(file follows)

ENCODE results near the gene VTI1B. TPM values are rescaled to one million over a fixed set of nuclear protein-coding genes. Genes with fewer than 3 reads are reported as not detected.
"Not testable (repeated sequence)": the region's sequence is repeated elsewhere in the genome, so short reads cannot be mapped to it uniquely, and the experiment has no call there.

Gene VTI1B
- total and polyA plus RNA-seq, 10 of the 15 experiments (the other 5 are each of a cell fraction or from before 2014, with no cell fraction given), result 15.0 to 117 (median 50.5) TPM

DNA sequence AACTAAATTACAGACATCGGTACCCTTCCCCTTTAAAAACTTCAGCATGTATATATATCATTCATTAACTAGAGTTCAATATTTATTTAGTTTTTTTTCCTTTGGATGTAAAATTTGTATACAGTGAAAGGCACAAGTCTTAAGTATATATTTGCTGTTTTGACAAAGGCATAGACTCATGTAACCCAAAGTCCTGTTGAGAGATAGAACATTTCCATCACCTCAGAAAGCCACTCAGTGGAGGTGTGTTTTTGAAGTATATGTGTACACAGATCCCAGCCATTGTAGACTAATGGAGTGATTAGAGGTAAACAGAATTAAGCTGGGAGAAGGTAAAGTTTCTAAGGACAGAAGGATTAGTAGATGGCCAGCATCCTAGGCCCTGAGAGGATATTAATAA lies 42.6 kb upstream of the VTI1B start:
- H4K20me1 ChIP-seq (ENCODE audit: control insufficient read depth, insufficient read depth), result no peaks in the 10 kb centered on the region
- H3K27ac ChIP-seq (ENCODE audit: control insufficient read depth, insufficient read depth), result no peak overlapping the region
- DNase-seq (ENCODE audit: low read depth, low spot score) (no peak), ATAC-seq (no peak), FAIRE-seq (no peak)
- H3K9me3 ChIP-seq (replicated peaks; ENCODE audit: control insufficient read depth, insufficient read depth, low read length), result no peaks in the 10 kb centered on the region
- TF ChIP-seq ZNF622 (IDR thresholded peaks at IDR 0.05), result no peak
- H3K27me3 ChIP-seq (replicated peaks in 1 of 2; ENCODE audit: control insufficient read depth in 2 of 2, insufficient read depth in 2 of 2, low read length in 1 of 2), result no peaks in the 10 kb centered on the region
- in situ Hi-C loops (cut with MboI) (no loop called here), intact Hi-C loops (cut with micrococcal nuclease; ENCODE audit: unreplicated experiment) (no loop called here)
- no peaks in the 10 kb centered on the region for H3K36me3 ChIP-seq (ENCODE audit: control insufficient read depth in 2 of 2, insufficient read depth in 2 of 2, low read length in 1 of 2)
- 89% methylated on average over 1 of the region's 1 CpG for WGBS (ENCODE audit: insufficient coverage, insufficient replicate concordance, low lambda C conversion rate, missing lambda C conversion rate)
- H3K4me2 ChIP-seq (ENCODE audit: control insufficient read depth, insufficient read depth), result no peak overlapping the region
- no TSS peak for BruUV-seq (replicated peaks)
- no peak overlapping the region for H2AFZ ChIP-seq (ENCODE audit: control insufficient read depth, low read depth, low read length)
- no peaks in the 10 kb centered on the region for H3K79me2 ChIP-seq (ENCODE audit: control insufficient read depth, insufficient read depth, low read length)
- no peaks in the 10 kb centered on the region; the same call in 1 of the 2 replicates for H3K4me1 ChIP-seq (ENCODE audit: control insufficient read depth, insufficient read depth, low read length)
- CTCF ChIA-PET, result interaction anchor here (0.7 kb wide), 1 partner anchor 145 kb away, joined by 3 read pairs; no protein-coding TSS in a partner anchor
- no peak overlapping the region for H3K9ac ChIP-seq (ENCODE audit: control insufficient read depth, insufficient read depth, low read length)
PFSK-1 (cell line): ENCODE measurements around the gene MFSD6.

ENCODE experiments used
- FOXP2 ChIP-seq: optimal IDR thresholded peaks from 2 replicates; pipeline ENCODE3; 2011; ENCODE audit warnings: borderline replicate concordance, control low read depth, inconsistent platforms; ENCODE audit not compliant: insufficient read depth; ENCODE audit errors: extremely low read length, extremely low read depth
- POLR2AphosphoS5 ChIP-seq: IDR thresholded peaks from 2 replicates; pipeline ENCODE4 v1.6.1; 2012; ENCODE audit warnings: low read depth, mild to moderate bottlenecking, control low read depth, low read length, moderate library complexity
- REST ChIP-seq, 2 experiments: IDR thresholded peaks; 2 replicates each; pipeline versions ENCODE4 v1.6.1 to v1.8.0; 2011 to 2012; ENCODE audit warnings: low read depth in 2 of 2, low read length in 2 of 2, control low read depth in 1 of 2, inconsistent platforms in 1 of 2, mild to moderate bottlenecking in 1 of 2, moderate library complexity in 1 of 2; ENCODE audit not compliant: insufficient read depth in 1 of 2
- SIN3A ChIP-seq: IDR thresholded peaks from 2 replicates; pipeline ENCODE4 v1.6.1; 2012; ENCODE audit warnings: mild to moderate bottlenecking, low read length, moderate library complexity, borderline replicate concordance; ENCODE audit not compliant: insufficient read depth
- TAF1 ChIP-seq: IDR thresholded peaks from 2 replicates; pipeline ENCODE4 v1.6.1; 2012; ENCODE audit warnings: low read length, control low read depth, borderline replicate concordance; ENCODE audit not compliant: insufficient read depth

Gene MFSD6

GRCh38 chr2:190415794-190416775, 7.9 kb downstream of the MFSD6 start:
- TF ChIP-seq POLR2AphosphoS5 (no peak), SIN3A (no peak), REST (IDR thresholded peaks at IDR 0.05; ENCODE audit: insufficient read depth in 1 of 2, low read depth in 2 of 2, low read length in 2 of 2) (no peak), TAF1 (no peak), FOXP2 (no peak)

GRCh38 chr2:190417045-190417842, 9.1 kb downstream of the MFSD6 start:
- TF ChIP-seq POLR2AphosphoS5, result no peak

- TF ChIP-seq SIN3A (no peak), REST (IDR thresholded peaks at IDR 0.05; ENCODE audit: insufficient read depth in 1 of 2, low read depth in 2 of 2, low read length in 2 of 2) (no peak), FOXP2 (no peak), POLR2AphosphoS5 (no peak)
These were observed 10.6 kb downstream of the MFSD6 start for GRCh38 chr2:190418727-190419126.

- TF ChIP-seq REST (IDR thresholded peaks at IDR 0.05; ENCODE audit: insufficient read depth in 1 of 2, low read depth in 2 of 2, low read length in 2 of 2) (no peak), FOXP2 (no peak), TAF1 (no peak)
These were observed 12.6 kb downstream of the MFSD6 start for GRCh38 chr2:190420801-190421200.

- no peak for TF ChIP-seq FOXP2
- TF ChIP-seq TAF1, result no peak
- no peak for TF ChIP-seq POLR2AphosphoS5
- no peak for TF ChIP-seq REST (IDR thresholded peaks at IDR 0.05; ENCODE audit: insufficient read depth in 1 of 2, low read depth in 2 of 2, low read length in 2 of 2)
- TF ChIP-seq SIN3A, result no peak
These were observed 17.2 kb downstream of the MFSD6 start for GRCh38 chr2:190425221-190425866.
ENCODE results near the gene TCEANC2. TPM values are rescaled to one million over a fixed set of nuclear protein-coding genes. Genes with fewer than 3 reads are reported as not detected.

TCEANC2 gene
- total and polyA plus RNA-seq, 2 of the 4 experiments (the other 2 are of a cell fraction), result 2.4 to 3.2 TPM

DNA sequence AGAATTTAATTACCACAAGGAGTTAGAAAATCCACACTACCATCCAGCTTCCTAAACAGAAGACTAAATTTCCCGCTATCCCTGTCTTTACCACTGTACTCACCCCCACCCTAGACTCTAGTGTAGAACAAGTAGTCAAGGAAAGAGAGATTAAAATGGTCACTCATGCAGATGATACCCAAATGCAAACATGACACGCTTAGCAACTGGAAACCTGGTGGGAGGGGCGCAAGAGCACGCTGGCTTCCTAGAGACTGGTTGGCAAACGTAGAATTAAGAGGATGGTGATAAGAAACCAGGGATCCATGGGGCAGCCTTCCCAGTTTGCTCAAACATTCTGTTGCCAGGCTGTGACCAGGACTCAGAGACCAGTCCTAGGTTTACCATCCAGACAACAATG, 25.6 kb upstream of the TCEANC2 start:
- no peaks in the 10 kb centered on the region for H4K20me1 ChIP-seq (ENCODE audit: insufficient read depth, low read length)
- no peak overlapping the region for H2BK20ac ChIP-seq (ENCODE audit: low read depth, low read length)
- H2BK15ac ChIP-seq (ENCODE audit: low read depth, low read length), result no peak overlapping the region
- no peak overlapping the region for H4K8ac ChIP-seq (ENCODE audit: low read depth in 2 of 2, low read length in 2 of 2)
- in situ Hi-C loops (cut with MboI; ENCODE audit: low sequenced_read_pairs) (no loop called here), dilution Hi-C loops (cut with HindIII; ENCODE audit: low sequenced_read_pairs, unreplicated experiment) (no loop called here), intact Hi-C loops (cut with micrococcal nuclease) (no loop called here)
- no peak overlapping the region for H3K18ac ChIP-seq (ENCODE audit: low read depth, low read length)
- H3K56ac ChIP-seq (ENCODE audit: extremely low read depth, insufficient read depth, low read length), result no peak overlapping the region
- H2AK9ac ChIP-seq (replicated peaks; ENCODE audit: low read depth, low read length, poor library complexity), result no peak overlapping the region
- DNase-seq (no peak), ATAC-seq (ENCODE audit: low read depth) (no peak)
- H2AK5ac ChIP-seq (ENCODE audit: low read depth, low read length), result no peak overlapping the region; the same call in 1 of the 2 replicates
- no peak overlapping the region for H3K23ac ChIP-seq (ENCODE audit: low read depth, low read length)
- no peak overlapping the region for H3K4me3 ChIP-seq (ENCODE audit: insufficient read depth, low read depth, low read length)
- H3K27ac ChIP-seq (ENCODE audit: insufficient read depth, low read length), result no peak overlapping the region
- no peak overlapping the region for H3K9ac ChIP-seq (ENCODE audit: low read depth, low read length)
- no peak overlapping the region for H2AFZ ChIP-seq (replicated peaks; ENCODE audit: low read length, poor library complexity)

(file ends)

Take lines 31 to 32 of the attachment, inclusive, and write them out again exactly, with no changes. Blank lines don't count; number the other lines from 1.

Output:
- TF ChIP-seq POLR2AphosphoS5 (no peak), SIN3A (no peak), REST (IDR thresholded peaks at IDR 0.05; ENCODE audit: insufficient read depth in 1 of 2, low read depth in 2 of 2, low read length in 2 of 2) (no peak), TAF1 (no peak), FOXP2 (no peak)

GRCh38 chr2:190417045-190417842, 9.1 kb downstream of the MFSD6 start: